Rep. Liz Cheney (R-WY) supports impeaching President Trump for “summon[ing] the mob” that invaded the U.S. Capitol on Jan. 6.
Cheney put out a statement on Tuesday evening, saying that “there has never been a greater betrayal by a President of the United States of his office and his oath to the Constitution” than Trump’s actions on Jan. 6.
“On January 6, 2021 a violent mob attacked the United States Capitol to obstruct the process of our democracy and stop the counting of presidential electoral votes. This insurrection caused injury, death and destruction in the most sacred space in our Republic,” Cheney said in a statement.
“Much more will become clear in coming days and weeks, but what we know now is enough. The President of the United States summoned this mob, assembled the mob, and lit the flame of this attack. Everything that followed was his doing,” she continued. “None of this would have happened without the President. The President could have immediately and forcefully intervened to stop the violence. He did not. There has never been a greater betrayal by a President of the United States of his office and his oath to the Constitution.”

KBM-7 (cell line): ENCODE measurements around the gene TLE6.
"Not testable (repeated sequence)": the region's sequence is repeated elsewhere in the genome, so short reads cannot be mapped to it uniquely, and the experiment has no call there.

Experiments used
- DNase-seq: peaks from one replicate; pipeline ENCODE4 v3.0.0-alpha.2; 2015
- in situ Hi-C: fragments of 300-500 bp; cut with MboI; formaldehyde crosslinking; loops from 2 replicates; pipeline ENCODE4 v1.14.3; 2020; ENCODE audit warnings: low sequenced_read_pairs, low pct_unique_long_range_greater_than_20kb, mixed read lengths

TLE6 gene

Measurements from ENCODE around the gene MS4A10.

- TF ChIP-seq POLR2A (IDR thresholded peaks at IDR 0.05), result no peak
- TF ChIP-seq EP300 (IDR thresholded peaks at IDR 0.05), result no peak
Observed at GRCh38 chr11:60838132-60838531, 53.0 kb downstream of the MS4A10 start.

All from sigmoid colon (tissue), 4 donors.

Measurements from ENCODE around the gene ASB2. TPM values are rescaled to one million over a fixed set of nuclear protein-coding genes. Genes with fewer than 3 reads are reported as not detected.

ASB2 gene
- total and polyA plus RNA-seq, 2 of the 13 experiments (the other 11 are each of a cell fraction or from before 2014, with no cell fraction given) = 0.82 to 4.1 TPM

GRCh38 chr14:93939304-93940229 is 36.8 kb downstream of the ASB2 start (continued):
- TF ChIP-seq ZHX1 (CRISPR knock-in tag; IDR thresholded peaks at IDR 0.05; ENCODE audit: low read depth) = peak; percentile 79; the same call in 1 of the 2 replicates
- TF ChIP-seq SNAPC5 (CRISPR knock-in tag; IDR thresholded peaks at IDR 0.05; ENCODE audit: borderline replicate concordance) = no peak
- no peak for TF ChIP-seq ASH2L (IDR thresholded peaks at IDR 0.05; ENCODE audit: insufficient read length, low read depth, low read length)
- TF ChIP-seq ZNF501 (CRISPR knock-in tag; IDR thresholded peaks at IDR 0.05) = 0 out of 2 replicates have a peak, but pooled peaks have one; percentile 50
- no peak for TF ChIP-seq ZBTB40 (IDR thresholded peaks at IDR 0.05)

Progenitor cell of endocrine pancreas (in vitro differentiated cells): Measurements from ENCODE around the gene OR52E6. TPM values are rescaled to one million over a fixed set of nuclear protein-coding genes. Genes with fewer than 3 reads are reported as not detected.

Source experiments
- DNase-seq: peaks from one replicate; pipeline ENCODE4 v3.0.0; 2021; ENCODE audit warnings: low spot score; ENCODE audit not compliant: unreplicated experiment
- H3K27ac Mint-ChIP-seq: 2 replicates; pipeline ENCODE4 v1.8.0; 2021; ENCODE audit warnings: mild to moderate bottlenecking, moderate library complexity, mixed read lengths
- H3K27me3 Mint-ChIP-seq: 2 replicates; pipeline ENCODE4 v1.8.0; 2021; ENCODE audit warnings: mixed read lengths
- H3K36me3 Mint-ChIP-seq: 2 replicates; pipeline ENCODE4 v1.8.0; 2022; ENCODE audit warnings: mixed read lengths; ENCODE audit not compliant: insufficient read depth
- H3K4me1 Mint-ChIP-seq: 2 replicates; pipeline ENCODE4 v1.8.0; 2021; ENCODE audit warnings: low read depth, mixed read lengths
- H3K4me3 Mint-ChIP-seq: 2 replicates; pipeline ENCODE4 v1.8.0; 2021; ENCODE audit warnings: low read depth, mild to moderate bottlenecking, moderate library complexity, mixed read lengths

“I will vote to impeach the president,” she concluded.
BREAKING: Rep. Liz Cheney says she will vote to impeach President Trump pic.twitter.com/5Ic7oQkfbS
— Daily Caller (@DailyCaller) January 12, 2021
Sen. Joe Manchin (D-WV), a moderate, criticized the impeachment push in the House earlier on Monday. In an interview with Fox News, Manchin said that there were not enough votes in the Senate to remove Trump from office before his term is up.
“I don’t see any of that, because there will be 48, still 48 Democrats, until we seat Warnock and Senator Ossoff,” Manchin said. “So, until that happens, you need 67 votes. I think, my arithmetic, that means we have 19 Republicans. I don’t see that. And I think the House should know that also. We have been trying to send that message over. They know the votes aren’t there. You would think that they would do that.”
“I think this is so ill-advised for Joe Biden to be coming in, trying to heal the country, trying to be the president of all the people, when we’re going to be so divided and fighting again. Let the judicial system do its job,” he said. “And then, we’re a country of the rule of law. That’s the bedrock of who we are. Let that take its place. Let the investigations go on. Let the evidence come forth, and then we will go forward from there. There’s no rush to do this impeachment now. We can do it later if they think it’s necessary.”
Trump addressed the riot on Tuesday during a speech in Texas.
“I’d like to briefly address the events of last week,” Trump began. “Millions of our citizens watched on Wednesday as a mob stormed the Capitol and trashed the halls of government. As I have consistently said throughout my administration, we believe in respecting America’s history and traditions, not tearing them down.”